A small town, Irwin, Pennsylvania, was settled first by Mattias Cowan in 1761. However, the true founder of Irwin was Colonel John Irwin, an Ireland native and fur trader. He and his son led the construction of what is now Route 30 from Greensburg West through Irwin. The primary landmark in Irwin at this time was Fort Walthour, located in what is now North Huntingdon Square.
North Huntingdon Township was officially formed in 1773 when Westmoreland County was divided into eleven townships.
The 1800s in North Huntingdon Township were marked by the entrance of the Pennsylvania Railroad and the Westmoreland Coal Company in 1852. Many immigrants settled in Irwin to work in the mines, and in 1890, building lots were established in North Irwin to start the residential community for families.
The 1900s brought much change for Irwin. For the most part, at the beginning of the 1900s, Irwin revolved around mines and small industries, but remained a largely agricultural and residential community. However, the thirties brought change for the working men in the community as the Jersey Cereal Company and the mines closed. World War I was over and the Great Depression had reached Irwin. It was a hard time for the people of Irwin, but they supported each other and kept strong as a community.
Fortunately, the business district thrived after a bypass of Route 30 was built to run right through North Huntingdon Township. The community worked hard throughout the week, and then they continued to bring more business to Irwin’s stores by taking their families to downtown Irwin on Saturday nights for their one night of relaxation. To further help business matters, a Turnpike exit was built in Irwin in 1940.
With the Turnpike exit, along came more accessible cars that kept the business district running. Drive-In movie theaters also came onto the scene, providing for a change from the Saturday nights spent in downtown Irwin. Things soon changed in the Irwin district with the Vietnam War in the sixties. Social change came with new fashion, politics, and music. The social changes were not all happy, though. Irwin lost fourteen of its men in battle during the Vietnam War.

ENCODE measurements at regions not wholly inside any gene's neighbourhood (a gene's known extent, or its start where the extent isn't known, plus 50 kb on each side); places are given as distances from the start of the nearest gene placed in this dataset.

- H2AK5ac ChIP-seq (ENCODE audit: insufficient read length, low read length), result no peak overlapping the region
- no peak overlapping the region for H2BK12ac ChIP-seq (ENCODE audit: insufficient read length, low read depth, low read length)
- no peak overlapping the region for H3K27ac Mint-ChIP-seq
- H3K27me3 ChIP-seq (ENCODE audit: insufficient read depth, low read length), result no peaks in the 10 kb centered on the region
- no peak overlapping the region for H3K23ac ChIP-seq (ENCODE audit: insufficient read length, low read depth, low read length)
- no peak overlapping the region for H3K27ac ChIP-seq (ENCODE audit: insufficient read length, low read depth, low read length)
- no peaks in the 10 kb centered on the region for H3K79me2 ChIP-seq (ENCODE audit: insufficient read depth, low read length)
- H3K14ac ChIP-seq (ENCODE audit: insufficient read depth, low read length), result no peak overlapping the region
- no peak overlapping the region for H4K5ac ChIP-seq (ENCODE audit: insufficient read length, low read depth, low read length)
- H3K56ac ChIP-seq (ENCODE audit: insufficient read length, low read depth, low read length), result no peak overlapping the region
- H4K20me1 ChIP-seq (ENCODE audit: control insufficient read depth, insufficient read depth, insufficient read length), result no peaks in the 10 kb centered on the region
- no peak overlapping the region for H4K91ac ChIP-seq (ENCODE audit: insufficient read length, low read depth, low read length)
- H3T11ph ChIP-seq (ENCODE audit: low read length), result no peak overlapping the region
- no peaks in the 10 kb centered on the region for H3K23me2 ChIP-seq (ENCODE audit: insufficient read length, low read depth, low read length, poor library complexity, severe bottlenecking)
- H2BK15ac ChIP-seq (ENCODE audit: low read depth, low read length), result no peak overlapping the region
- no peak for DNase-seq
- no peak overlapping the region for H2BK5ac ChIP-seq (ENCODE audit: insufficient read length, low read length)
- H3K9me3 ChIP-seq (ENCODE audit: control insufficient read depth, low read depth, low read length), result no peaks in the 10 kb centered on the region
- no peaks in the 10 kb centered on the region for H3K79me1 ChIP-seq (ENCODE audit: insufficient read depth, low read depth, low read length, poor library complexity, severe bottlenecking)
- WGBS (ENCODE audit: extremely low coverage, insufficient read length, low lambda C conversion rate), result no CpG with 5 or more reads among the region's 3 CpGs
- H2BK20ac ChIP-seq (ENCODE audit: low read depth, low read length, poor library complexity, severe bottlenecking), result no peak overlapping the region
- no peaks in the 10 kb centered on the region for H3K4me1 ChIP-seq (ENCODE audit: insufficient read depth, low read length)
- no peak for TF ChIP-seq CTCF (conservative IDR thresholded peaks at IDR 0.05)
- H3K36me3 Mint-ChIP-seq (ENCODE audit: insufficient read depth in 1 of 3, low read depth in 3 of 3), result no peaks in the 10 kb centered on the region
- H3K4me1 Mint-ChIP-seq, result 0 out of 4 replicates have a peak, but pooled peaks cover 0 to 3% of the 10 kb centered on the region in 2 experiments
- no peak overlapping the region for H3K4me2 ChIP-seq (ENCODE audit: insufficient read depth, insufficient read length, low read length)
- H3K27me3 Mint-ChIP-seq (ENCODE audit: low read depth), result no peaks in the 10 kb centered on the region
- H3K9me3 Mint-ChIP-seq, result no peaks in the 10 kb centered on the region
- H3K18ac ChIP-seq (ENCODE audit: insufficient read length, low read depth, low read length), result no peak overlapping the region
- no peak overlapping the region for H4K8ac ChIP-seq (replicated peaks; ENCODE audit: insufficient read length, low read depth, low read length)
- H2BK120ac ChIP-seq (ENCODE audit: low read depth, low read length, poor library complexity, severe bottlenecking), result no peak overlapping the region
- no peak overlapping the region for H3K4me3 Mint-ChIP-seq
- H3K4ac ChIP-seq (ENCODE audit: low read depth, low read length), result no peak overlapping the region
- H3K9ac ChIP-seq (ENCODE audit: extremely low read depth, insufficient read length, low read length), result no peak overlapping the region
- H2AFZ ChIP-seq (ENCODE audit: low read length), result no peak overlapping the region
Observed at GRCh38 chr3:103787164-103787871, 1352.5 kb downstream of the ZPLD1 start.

With Woodstock ending the era of social generation, a new time was brought to Irwin. Families changed with the beginning of nuclear families. However, with the loss of family to other parts of the country, people became more dependable on their neighbors, thus strengthening an already strong Irwin community. The seventies also gave birth to latch-key children as mothers ventured into the workforce. Additionally, many community activities and leagues were developed with children and families attending more community events and going to the community pools that had been built.
From the eighties on, a new generation was born in Irwin. This generation has been forced to deal with many realities that no other generation had to deal with. However, the current generations in Irwin have much pride in their small and caring community. Despite all the societal changes, Irwin has managed to stay a strong, safe community that has just the right interdependence between residential and business areas. Irwin is a great small town that holds all the values of America, both old and new.